Dawn Ellmore Employment looks at a Disney patent for glowing eyes


Since 2008, Walt Disney Studios owned subsidiary Marvel Studios has released 22 movies from the Marvel Universe. Iron Man kicked it all off, and the recently released Avengers Endgame is currently in cinemas. It’s the highest-grossing movie franchise in history, with a box office revenue so far of more than $18 billion.

As the Marvel characters are so impressively popular, it’s no surprise that Disney is working on bringing the characters to its network of theme parks. Super-hero experiences featuring characters from the Marvel Cinematic Universe are in development for Disneyland Resorts, Walt Disney World, the Walt Disney Studios Park at Disneyland Paris and Hong Kong Disneyland. And, as with everything Disney, lots of work goes into finessing the finer details of character development.

Disney patent for glowing eyes

US Patent Application 20180074351 is a great example of a Disney patent that aims to use technology to solve a common problem for character-wearing cast members. Disney and Marvel characters often display a common trait that is difficult to replicate with simple costumes – glowing eyes.

Glowing eyes are particularly common among the super heroes of the Marvel Cinematic Universe. For example, a cast member wearing an Iron Man costume with its distinctive glowing eyes is far more impressive than one without. The eyes lend legitimacy to the character but are difficult to include in a costume without detrimentally affecting the actor’s ability to portray the character.

Disney’s patent was published in March 2018 and is titled: Optical Assemblies That Are Both Brightly Backlit and Transparent for Use in Costumed Characters.

Patent aims to solve long-standing problems

The patent describes the limitations traditionally found when designing masks for costumes. A common solution is to use holes in the helmets or masks so that character actors can see enough of their surroundings to remain safe. However, this generally gives a limited view, and holes often don’t correspond with the eyes of the character’s helmet or mask, meaning the performer must twist themselves inside to operate it effectively.

Another often used solution is using a display system inside the helmet or mask. This uses at least one camera to capture images of the space outside of the character actor. An internal display shows the outside images to the actor. However, not only are these expensive, they’re often cumbersome and complex to use. It’s a solution only suited to characters that have large heads and doesn’t work well for a close-fitting mask or helmet. In addition, the performer has to work with a view that gives no sense of depth and images taken from the camera’s point of view, rather than their own.

This visibility versus effects problem affects costumed character actors, but also those who collect toys and other collectibles too. And Disney’s patent offers a new solution.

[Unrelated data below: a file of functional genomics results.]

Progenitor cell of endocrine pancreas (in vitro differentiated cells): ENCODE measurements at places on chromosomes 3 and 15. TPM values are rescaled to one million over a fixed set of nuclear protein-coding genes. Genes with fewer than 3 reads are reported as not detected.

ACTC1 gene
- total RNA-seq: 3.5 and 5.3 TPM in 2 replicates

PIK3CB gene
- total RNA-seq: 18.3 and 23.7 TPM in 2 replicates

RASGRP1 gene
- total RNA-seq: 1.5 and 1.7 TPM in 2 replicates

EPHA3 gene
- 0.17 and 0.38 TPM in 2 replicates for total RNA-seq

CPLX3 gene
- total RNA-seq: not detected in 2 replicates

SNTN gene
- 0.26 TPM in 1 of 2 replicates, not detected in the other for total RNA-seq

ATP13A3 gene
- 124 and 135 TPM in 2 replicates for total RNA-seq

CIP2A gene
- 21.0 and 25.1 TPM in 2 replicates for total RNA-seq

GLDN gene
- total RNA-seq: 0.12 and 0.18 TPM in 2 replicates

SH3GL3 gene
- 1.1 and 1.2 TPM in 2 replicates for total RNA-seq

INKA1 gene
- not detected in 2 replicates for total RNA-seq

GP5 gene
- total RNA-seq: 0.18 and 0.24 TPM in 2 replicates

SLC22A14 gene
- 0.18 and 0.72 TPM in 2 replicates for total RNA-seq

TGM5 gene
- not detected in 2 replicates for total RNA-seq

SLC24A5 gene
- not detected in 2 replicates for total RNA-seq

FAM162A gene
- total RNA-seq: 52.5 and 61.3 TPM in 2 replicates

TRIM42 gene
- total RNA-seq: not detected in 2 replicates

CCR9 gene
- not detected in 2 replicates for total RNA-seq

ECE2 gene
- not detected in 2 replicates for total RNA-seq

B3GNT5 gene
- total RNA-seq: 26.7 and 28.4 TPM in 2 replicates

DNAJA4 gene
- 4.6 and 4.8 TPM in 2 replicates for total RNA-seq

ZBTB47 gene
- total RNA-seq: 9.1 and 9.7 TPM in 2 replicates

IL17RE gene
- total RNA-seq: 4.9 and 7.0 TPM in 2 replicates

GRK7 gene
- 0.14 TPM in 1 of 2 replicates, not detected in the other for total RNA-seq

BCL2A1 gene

How does the technology work?

The patent describes a way to make backlit glowing eye effects which allow the performer good visibility. Using a synchronised strobe effect, the design in the patent is able to do this. The mask or helmet would include two eye screens, as follows.

The first eye screen is further away from the performer, and nearer the audience. It flickers between lit and unlit (or on and off), extremely rapidly. This gives the impression that it is constantly glowing and lit up. The screen consists of an LED backlit PDLC, which is polymer-dispersed liquid crystal material. This can switch between the active and transparent state in mere milliseconds. The other eye screen is closer to the eyes of the performer. This switches between transparent and opaque in a synchronised way to protect their eyes from the light. When the light is on, the screen is protective and dark. When the light isn’t on, the screen is see-through and unprotected.

The mask or helmet alternates between two states: mask unlit/eyes unshielded and mask lit/eyes protected. This switch happens so fast that it’s not noticeable to either the performer wearing the mask, or the audience member watching. The wearer will see an appearance of constant transparency, while the watcher will see a constant glowing effect.

Disney patent likely Marvel focused

While this technology could be suitable for an endless number of toys and character costumes, the patent refers specifically to super heroes. Its illustration looks to be based roughly on the Black Panther, for example. Other characters including Star-Lord from Guardians of the Galaxy and Iron Man himself have trade marked masks complete with glowing eyes.

While the patent doesn’t guarantee that we will see this technology used in the theme parks, costumes or toys, it does show that Disney is continuing its innovative research and development.

About Dawn Ellmore Employment

Dawn Ellmore Employment was incorporated in 1995 and is a market leader in intellectual property and legal recruitment.


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